"Tracey Emin’s art is one of disclosure, using her life events as inspiration for works ranging from painting, drawing, video and installation, to photography, needlework and sculpture. Emin reveals her hopes, humiliations, failures and successes in candid and, at times, excoriating work that is frequently both tragic and humorous. Emin’s work has an immediacy and often sexually provocative attitude that firmly locates her oeuvre within the tradition of feminist discourse. By re-appropriating conventional handicraft techniques – or ‘women’s work’ – for radical intentions, Emin’s work resonates with the feminist tenets of the ‘personal as political’."
I began to explore more of her work and was impressed with her simple pieces with complex messages. I went to school for textile design, and during that time I worked on fiber related projects, so I am delighted to see artists working in this medium (like needlework) and using it with a modern twist. Yet, to be honest, I was more interested in Emin's neon and sculptural works like Everything for Love and My Bed. They are provocative and honest with a sense of humor - one of those art pieces you can't help but notice and admire.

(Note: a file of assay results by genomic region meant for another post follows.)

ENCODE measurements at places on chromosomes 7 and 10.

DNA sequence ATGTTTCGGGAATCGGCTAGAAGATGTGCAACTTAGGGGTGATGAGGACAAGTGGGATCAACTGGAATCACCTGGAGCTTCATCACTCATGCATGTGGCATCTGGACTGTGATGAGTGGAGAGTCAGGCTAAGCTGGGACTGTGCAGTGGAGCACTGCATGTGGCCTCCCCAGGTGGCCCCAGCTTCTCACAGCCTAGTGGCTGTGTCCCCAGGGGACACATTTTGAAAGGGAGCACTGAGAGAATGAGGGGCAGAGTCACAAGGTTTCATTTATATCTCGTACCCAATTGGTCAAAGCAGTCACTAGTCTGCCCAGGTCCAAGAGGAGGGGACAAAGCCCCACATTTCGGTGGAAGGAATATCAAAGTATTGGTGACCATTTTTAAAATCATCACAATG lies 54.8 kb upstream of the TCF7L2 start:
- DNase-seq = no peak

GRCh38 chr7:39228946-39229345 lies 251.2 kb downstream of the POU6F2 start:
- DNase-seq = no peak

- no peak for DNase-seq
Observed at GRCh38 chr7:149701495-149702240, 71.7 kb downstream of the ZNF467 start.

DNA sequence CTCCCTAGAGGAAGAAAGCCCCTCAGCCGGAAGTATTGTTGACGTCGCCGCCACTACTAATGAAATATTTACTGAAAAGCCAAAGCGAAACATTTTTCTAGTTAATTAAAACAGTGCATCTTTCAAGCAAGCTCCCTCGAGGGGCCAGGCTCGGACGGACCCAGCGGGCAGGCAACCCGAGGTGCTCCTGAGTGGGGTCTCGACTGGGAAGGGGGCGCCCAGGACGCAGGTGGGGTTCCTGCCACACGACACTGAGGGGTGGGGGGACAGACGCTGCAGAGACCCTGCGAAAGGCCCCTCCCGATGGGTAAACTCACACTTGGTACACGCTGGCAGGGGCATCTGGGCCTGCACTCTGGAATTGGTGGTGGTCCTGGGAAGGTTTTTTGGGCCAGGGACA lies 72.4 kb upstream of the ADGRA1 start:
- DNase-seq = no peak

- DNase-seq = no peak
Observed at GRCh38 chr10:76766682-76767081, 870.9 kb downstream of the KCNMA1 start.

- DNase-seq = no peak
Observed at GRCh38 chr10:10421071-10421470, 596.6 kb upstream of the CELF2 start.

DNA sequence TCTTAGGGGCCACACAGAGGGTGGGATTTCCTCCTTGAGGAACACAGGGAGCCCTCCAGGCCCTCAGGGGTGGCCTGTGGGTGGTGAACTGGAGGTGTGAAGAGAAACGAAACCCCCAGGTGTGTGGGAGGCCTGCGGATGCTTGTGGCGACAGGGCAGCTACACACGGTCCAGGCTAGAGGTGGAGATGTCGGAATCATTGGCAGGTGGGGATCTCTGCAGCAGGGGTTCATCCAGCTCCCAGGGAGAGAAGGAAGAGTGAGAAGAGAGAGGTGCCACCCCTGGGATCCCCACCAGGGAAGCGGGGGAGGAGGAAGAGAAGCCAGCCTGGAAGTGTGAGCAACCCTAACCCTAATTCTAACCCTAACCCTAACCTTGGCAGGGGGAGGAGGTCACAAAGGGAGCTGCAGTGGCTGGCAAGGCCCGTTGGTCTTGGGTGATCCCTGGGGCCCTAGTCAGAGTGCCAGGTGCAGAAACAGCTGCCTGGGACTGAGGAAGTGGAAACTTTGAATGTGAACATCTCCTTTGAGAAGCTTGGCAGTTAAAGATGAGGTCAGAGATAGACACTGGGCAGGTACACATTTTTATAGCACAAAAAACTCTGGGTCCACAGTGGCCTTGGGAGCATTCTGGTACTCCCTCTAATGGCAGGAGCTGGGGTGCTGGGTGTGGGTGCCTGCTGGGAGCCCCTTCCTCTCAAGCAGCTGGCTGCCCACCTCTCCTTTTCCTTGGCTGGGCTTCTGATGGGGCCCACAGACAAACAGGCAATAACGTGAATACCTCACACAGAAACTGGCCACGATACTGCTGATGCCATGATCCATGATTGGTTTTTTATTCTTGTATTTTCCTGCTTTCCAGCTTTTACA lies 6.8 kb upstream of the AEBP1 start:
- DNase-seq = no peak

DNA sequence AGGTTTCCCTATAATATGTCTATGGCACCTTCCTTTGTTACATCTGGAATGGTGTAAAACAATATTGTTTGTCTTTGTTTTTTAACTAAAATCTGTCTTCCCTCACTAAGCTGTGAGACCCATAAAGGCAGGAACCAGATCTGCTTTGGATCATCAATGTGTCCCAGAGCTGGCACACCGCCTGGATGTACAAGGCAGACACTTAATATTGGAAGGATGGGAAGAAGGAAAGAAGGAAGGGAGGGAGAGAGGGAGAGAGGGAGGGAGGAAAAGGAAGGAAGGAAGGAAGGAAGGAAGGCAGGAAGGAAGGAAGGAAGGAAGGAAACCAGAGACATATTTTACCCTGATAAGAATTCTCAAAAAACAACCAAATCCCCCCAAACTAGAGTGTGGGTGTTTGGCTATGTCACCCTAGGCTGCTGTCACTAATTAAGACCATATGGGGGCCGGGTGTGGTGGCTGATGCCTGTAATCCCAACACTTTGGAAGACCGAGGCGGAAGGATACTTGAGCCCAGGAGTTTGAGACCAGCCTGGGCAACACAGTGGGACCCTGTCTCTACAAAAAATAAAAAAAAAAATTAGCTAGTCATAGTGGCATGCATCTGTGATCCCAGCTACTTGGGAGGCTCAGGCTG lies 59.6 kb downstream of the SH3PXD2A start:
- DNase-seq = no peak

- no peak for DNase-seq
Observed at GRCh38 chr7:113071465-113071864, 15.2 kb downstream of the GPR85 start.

Everything for Love, 2005, Neon
My Bed was featured at the Tate Britian Museum. The museum described this work as it "graphically illustrates themes of loss, sickness, fertility, copulation, conception and death - almost the whole human life-cycle in the place where most of us spend our most significant moments." Amazingly true and wonderful. The bed is an inviting, private, and loving area where we are created, born, and die. I never realized the importance and impact the bed makes upon our lives. How do you relate to Emin's work?
My Bed, 1998, Mattress, bed, linens, pillows, suitcase, ephemera
View more of Tracey Emin's work at White Cube.